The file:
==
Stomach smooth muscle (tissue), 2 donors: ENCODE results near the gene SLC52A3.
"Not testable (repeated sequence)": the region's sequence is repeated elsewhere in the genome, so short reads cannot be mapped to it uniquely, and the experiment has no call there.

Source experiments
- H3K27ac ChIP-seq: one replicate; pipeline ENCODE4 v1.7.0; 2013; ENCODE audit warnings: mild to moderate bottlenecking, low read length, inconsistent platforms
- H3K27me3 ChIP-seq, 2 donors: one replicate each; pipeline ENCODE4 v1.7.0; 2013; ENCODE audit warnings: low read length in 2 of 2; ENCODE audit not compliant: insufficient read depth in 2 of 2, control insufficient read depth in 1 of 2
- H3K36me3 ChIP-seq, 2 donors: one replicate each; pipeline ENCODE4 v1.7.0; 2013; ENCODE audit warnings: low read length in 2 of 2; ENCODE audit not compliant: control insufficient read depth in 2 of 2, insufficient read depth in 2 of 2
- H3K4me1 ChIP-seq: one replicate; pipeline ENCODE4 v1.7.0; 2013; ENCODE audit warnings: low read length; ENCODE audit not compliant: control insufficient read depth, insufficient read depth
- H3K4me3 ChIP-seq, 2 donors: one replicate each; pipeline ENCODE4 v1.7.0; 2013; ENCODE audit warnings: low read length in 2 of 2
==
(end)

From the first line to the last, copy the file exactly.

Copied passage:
Stomach smooth muscle (tissue), 2 donors: ENCODE results near the gene SLC52A3.
"Not testable (repeated sequence)": the region's sequence is repeated elsewhere in the genome, so short reads cannot be mapped to it uniquely, and the experiment has no call there.

Source experiments
- H3K27ac ChIP-seq: one replicate; pipeline ENCODE4 v1.7.0; 2013; ENCODE audit warnings: mild to moderate bottlenecking, low read length, inconsistent platforms
- H3K27me3 ChIP-seq, 2 donors: one replicate each; pipeline ENCODE4 v1.7.0; 2013; ENCODE audit warnings: low read length in 2 of 2; ENCODE audit not compliant: insufficient read depth in 2 of 2, control insufficient read depth in 1 of 2
- H3K36me3 ChIP-seq, 2 donors: one replicate each; pipeline ENCODE4 v1.7.0; 2013; ENCODE audit warnings: low read length in 2 of 2; ENCODE audit not compliant: control insufficient read depth in 2 of 2, insufficient read depth in 2 of 2
- H3K4me1 ChIP-seq: one replicate; pipeline ENCODE4 v1.7.0; 2013; ENCODE audit warnings: low read length; ENCODE audit not compliant: control insufficient read depth, insufficient read depth
- H3K4me3 ChIP-seq, 2 donors: one replicate each; pipeline ENCODE4 v1.7.0; 2013; ENCODE audit warnings: low read length in 2 of 2